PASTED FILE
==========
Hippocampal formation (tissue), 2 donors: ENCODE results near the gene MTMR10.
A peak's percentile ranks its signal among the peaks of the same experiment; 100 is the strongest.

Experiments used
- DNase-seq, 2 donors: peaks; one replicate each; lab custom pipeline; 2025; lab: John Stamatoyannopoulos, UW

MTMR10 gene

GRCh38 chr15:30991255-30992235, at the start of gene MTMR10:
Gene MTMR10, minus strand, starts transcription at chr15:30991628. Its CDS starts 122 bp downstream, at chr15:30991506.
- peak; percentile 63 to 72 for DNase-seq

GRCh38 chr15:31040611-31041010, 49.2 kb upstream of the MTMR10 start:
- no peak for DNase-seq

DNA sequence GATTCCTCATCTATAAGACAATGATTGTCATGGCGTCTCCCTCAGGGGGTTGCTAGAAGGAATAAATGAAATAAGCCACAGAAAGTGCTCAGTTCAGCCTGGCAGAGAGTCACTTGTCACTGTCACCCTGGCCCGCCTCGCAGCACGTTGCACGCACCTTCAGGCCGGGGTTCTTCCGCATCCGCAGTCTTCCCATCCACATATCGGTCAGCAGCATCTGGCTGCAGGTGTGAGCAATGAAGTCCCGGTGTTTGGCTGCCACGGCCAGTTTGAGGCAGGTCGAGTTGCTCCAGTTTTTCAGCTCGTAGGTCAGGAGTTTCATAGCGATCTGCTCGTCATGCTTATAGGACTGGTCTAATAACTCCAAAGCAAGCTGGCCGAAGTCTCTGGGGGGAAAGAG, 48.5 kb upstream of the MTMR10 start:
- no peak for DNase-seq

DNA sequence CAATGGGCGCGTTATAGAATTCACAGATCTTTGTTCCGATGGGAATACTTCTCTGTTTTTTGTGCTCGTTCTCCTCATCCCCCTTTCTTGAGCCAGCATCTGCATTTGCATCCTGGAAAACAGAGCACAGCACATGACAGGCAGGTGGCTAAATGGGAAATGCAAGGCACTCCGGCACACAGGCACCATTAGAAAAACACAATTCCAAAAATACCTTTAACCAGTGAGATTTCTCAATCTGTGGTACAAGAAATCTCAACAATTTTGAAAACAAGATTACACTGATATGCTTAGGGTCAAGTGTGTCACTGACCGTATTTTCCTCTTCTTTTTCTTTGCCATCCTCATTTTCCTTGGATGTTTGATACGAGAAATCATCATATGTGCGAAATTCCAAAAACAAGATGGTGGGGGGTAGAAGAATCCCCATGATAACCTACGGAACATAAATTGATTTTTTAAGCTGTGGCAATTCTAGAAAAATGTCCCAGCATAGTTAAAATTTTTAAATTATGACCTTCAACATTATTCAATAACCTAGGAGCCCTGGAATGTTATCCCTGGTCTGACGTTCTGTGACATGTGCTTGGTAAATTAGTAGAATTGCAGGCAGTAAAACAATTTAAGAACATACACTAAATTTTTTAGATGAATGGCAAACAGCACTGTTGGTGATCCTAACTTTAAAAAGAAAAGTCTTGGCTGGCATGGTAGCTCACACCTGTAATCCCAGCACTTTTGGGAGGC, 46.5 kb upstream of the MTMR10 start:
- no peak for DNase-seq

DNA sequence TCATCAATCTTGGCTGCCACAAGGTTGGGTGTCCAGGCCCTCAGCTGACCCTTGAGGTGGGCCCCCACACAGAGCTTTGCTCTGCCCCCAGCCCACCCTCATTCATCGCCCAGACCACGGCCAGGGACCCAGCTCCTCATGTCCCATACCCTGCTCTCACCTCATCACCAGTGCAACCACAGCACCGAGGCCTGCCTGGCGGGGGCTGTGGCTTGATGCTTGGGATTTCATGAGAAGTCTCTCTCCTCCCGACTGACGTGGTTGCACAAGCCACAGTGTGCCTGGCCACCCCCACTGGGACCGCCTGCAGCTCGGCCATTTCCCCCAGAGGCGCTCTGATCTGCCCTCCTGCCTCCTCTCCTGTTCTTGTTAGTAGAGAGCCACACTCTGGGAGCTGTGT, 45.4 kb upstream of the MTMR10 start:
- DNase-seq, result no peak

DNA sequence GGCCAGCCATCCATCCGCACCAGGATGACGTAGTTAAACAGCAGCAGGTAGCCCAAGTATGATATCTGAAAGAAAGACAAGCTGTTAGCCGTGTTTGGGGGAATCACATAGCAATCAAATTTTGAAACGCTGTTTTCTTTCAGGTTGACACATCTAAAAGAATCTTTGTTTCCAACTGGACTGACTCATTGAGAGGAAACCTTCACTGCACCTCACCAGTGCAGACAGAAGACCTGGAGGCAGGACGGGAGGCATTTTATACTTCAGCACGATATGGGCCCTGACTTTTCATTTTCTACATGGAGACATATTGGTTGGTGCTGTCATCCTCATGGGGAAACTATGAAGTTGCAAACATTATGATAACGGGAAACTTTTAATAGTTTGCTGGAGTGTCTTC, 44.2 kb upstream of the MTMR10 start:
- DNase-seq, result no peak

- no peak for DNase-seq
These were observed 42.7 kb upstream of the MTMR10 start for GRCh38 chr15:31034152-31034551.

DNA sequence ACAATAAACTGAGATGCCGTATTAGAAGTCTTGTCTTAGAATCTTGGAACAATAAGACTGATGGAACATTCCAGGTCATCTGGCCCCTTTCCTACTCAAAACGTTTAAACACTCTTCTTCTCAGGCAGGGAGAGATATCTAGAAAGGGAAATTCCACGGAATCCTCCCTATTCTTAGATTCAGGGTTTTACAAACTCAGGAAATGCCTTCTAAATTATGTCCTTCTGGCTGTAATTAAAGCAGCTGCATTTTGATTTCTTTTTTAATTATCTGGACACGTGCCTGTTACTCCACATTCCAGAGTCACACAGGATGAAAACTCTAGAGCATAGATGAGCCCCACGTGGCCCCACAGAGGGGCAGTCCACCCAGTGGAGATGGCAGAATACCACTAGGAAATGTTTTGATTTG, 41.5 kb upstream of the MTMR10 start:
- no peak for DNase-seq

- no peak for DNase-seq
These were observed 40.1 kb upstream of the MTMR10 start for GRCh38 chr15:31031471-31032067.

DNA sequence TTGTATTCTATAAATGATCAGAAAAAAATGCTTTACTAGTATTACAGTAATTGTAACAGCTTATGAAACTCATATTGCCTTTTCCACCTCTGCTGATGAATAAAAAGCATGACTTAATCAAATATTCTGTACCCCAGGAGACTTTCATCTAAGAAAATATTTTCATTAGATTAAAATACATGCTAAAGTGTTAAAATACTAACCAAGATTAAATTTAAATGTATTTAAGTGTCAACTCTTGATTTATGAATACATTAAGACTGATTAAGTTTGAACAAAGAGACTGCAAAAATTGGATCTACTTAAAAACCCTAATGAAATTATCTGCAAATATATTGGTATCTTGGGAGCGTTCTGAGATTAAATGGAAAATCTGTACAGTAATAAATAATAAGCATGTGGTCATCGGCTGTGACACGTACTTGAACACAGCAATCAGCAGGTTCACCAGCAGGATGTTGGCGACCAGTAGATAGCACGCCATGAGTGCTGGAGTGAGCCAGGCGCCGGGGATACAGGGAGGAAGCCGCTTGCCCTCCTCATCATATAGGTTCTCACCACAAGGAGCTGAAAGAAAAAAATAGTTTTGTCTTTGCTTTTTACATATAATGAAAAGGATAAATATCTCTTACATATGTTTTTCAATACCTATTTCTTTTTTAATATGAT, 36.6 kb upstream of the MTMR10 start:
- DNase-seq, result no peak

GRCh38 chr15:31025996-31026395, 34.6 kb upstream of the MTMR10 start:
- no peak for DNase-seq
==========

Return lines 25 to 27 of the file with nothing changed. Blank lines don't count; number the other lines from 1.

DNA sequence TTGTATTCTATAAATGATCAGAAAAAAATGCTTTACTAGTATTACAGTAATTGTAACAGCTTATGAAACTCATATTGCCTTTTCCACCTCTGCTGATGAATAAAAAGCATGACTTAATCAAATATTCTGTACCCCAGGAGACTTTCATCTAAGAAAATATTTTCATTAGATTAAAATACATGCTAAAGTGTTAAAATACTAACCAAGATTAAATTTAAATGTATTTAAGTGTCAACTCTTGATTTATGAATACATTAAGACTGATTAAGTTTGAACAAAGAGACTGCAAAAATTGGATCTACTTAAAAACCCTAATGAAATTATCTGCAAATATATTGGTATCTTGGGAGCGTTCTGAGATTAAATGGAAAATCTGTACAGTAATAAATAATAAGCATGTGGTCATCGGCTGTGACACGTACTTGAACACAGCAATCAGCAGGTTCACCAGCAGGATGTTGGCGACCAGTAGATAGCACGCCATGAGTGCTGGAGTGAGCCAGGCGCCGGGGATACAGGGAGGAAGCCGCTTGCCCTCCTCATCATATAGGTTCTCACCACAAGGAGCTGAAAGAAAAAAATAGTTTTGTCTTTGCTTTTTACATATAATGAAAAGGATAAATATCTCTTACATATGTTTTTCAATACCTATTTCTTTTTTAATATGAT, 36.6 kb upstream of the MTMR10 start:
- DNase-seq, result no peak

GRCh38 chr15:31025996-31026395, 34.6 kb upstream of the MTMR10 start: